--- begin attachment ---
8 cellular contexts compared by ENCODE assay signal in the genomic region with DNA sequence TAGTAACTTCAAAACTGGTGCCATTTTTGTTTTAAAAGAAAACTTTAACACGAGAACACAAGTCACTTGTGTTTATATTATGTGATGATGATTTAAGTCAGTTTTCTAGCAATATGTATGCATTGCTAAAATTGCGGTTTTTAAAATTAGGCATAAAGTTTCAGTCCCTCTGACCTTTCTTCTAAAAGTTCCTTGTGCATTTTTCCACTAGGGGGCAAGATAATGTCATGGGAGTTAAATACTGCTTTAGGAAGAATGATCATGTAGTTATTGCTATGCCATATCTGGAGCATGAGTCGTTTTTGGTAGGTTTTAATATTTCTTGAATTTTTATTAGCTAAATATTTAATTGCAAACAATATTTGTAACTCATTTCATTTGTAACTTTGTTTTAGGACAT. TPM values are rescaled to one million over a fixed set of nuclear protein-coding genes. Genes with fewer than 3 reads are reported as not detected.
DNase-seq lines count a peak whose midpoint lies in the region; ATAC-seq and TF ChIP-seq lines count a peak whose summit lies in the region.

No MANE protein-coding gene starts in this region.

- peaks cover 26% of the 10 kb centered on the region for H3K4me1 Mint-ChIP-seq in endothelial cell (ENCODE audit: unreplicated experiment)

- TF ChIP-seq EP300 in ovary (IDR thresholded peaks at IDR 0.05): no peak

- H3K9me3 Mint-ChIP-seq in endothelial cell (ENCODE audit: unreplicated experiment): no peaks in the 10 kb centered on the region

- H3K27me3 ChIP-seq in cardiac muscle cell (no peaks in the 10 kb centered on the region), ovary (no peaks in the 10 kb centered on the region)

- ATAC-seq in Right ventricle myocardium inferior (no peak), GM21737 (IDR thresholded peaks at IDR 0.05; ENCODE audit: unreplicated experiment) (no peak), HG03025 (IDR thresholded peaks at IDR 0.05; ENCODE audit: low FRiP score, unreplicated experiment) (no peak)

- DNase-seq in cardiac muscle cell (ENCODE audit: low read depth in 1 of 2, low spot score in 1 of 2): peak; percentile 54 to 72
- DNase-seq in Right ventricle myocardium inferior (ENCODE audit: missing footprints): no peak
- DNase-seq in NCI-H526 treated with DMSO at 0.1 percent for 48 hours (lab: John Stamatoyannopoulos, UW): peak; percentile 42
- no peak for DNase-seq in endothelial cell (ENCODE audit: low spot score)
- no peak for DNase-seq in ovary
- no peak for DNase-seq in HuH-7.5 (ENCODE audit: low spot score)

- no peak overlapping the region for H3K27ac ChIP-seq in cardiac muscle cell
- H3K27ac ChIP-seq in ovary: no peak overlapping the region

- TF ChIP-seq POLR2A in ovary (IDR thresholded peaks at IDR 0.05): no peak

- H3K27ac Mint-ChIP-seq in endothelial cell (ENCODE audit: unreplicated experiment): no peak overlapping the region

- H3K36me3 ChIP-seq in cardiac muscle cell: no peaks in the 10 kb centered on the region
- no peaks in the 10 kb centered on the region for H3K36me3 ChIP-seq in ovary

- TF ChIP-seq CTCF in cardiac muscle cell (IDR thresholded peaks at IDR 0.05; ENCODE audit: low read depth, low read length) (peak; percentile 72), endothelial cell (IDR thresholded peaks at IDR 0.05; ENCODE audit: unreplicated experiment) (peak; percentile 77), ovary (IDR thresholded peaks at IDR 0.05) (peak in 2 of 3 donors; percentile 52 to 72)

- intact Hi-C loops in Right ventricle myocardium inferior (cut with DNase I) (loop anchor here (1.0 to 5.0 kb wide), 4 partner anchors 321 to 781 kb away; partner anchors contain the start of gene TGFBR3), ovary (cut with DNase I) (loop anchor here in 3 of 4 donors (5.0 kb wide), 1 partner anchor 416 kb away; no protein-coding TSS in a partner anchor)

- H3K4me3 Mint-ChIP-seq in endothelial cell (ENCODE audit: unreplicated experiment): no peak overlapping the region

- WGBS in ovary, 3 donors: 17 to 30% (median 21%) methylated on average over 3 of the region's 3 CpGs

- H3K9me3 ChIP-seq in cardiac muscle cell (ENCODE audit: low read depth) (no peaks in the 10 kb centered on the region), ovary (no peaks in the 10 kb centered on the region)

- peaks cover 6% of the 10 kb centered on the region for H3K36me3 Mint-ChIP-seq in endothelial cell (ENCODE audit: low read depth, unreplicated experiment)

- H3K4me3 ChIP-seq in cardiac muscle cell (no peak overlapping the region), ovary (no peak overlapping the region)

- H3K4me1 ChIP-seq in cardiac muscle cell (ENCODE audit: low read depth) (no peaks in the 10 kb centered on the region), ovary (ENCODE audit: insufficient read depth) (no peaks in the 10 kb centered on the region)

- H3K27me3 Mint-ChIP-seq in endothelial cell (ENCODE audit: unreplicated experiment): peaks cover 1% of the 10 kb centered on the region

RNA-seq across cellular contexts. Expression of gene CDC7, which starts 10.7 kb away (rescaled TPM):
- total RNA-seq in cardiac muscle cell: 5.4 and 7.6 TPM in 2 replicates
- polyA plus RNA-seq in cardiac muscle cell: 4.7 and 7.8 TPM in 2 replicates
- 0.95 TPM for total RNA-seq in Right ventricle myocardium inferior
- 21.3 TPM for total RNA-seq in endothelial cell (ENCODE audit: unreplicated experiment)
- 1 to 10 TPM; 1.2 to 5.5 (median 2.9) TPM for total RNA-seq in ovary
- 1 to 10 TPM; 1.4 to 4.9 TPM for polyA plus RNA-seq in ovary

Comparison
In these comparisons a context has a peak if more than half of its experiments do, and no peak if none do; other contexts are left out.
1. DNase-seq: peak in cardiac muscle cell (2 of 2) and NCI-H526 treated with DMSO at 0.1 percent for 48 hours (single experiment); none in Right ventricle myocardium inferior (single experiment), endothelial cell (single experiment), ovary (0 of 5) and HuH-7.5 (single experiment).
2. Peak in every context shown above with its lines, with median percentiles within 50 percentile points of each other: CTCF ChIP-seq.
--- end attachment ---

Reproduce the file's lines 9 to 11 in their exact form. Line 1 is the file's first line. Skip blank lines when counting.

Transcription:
- DNase-seq in cardiac muscle cell (ENCODE audit: low read depth in 1 of 2, low spot score in 1 of 2): peak; percentile 54 to 72
- DNase-seq in Right ventricle myocardium inferior (ENCODE audit: missing footprints): no peak
- DNase-seq in NCI-H526 treated with DMSO at 0.1 percent for 48 hours (lab: John Stamatoyannopoulos, UW): peak; percentile 42